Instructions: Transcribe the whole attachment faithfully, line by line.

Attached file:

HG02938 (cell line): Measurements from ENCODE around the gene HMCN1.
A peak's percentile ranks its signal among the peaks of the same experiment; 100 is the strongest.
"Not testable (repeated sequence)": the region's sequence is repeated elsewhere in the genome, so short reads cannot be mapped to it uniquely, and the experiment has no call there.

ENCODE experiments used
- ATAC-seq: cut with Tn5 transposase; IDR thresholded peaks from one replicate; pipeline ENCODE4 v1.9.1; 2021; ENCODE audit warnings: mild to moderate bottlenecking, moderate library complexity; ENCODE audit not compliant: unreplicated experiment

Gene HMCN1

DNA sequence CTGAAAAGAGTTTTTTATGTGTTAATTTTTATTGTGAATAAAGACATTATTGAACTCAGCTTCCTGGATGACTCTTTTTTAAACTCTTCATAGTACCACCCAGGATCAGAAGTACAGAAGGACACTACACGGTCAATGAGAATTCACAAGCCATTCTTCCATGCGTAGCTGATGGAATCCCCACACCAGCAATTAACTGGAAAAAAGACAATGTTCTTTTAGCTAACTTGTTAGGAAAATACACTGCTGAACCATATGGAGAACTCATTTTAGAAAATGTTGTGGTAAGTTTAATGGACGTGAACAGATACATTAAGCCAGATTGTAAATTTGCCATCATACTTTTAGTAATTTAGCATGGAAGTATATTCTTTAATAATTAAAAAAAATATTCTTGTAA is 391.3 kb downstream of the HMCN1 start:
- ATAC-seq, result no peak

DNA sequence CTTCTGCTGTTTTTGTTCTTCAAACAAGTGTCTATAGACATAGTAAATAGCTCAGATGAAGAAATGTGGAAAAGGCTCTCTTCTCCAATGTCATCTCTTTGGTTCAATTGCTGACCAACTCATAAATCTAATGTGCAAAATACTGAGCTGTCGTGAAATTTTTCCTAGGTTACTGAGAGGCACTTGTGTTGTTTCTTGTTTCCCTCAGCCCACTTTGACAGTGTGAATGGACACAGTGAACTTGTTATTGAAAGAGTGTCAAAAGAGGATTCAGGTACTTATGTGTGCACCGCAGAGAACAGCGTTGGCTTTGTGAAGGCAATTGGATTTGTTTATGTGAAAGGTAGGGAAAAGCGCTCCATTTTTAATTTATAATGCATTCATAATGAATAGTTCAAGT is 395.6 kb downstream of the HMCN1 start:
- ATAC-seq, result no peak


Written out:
HG02938 (cell line): Measurements from ENCODE around the gene HMCN1.
A peak's percentile ranks its signal among the peaks of the same experiment; 100 is the strongest.
"Not testable (repeated sequence)": the region's sequence is repeated elsewhere in the genome, so short reads cannot be mapped to it uniquely, and the experiment has no call there.

ENCODE experiments used
- ATAC-seq: cut with Tn5 transposase; IDR thresholded peaks from one replicate; pipeline ENCODE4 v1.9.1; 2021; ENCODE audit warnings: mild to moderate bottlenecking, moderate library complexity; ENCODE audit not compliant: unreplicated experiment

Gene HMCN1

DNA sequence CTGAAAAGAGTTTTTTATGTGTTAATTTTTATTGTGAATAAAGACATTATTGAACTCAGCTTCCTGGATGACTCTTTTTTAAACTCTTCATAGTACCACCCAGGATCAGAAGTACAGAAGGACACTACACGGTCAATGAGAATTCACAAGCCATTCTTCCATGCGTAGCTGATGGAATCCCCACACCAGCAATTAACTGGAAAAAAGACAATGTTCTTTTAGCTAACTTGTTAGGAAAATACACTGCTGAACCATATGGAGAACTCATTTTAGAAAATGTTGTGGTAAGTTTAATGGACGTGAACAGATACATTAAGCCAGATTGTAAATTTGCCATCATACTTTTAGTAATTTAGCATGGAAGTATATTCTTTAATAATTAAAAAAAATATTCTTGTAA is 391.3 kb downstream of the HMCN1 start:
- ATAC-seq, result no peak

DNA sequence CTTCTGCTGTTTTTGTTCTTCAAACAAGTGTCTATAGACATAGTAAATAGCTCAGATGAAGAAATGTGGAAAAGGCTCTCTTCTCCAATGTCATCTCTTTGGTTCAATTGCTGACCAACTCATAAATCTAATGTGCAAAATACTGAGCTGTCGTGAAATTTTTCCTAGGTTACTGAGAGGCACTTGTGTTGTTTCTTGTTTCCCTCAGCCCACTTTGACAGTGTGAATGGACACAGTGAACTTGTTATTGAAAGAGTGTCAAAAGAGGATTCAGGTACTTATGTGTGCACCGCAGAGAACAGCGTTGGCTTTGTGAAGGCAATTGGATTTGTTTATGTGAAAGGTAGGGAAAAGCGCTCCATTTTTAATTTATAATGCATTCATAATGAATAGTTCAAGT is 395.6 kb downstream of the HMCN1 start:
- ATAC-seq, result no peak